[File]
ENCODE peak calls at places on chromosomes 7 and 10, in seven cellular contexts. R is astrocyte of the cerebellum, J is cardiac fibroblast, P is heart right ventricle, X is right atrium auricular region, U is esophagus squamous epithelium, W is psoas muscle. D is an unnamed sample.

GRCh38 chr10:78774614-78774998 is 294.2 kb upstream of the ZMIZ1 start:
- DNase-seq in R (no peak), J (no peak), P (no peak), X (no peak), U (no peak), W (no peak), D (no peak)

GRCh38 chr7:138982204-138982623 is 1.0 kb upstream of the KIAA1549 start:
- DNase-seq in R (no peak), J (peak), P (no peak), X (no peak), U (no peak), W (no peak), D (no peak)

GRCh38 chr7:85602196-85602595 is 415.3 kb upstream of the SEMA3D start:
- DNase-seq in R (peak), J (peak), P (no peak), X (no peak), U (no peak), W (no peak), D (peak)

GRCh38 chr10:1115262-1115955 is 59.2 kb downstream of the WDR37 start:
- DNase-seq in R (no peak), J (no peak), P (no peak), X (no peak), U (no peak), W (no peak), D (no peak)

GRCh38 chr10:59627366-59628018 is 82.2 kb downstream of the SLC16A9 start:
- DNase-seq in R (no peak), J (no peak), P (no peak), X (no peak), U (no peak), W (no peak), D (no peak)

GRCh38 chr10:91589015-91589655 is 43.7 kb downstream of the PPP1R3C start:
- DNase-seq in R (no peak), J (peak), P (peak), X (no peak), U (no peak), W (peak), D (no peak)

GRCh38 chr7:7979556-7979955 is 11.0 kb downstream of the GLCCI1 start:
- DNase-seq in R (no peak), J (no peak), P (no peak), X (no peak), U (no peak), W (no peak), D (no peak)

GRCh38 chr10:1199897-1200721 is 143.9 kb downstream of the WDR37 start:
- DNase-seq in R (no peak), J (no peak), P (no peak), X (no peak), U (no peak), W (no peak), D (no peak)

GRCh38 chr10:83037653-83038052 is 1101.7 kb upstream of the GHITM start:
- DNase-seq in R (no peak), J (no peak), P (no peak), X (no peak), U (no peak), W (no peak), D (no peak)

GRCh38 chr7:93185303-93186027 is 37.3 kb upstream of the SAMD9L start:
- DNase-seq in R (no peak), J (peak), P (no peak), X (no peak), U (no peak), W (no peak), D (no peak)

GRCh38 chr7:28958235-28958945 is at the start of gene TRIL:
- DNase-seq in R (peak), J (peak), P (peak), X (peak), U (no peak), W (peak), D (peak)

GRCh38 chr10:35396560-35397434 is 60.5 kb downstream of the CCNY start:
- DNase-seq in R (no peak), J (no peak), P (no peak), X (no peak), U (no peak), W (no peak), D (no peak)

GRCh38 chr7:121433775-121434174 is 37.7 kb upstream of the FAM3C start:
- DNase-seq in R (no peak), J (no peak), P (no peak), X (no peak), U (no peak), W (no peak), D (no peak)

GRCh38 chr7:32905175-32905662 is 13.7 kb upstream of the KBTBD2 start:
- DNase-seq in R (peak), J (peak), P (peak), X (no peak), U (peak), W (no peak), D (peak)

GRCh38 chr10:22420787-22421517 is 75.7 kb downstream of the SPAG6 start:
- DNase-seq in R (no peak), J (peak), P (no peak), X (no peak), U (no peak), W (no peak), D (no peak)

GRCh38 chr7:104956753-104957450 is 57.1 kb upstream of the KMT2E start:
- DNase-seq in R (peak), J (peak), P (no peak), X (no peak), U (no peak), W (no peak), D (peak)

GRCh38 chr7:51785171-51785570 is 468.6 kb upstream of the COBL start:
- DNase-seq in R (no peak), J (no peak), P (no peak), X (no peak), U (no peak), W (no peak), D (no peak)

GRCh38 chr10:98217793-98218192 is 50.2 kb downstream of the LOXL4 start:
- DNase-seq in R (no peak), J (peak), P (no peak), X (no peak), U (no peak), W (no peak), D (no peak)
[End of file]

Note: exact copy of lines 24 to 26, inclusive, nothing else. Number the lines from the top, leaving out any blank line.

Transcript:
GRCh38 chr10:35396560-35397434 is 60.5 kb downstream of the CCNY start:
- DNase-seq in R (no peak), J (no peak), P (no peak), X (no peak), U (no peak), W (no peak), D (no peak)

GRCh38 chr7:121433775-121434174 is 37.7 kb upstream of the FAM3C start: